America’s National Parks are special places of incomparable beauty and fascination. When the National Park Service was first created 100 years ago, it was instructed to leave these places “unimpaired for the enjoyment of future generations.” We now live in a time when the changing climate is altering many aspects of the landscape including in many national parks. The parks are protected, but they are changing.
It is widely thought that we are in the midst of the 6th great mass extinction of species on Earth and, unlike the previous ones that were caused by things like asteroid impacts or ice ages, this one is caused by us. Our impact on the climate, on natural resources, on landscapes and habitats, and more, has wreaked havoc on ecosystems across the globe.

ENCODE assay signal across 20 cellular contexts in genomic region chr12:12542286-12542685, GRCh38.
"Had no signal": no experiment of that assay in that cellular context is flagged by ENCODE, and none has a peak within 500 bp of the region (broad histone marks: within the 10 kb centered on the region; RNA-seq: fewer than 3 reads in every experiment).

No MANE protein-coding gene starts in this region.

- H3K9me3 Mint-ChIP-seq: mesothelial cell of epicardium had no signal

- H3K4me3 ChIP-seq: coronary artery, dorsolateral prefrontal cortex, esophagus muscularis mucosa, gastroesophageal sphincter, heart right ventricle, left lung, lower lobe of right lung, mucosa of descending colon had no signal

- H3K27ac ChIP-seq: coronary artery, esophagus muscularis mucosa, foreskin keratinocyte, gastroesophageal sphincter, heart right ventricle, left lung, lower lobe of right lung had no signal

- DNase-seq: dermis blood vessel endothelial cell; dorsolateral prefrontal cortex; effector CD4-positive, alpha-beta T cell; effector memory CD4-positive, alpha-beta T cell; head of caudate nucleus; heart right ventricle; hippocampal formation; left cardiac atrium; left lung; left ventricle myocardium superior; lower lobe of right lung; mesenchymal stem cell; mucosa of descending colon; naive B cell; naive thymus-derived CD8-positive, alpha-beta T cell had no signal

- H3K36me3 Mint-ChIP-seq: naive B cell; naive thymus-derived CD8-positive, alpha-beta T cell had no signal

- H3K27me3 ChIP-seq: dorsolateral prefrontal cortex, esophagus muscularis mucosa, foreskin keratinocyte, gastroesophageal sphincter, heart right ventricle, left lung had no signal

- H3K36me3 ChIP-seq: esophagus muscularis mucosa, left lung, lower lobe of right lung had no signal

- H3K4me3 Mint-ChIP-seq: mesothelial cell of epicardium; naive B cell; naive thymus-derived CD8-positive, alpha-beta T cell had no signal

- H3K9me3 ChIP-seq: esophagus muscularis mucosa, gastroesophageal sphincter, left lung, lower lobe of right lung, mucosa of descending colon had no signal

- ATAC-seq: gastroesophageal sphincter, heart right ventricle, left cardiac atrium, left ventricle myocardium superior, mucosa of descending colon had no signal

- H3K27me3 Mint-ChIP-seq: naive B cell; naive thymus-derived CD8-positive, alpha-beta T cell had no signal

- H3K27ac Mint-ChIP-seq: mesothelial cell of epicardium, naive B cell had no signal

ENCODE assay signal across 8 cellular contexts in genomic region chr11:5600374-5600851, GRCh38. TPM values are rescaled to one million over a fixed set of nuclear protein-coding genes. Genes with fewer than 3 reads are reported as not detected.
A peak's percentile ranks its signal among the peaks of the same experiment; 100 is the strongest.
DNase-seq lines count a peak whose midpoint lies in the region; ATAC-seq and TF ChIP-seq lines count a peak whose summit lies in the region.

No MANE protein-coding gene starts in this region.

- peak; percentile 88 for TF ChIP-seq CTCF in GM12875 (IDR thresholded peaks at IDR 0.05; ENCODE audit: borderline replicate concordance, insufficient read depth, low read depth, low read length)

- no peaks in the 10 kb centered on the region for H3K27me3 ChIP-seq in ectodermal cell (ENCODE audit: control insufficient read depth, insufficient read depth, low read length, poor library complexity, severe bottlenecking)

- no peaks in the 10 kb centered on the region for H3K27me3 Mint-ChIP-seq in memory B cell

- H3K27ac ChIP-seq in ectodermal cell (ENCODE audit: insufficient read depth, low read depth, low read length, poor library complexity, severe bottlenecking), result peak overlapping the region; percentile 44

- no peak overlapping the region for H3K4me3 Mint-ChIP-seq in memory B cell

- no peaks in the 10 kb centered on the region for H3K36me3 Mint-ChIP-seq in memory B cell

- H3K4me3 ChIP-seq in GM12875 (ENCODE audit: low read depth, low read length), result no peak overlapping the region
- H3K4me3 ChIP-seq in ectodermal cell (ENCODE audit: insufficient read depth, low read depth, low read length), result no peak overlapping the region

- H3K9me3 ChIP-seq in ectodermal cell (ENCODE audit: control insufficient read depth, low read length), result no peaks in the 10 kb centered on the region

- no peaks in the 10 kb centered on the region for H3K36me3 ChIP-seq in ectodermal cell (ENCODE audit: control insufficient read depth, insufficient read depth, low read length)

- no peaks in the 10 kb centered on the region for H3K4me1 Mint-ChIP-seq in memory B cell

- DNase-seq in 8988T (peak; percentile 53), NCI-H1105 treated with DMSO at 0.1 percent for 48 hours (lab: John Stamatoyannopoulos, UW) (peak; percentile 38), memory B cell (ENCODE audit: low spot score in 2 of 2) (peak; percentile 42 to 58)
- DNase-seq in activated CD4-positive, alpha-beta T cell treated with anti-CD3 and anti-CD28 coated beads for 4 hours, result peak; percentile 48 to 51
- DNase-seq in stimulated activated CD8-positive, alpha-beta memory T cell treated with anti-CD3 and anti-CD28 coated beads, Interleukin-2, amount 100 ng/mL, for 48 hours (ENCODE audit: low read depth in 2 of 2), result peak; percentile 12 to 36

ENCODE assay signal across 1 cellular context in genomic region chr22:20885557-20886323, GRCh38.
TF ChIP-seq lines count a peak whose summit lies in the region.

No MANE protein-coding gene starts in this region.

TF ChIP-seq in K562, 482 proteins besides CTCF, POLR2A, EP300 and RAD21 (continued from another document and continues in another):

This year marks the 100th anniversary of the National Parks and this year the largest protected area anywhere on Earth has now been created. Twice the size of Texas, the marine park also has the longest name among National Parks: it is the Papahanaumokuakea Marine National Monument.
One of the crowning achievements for wildlife protection in the US was the establishment of the National Wildlife Refuge system in the 1930s, when the populations of waterfowl were perilously low. Refuges provided breeding and migratory habitat that has allowed a remarkable recovery of many species of ducks and geese.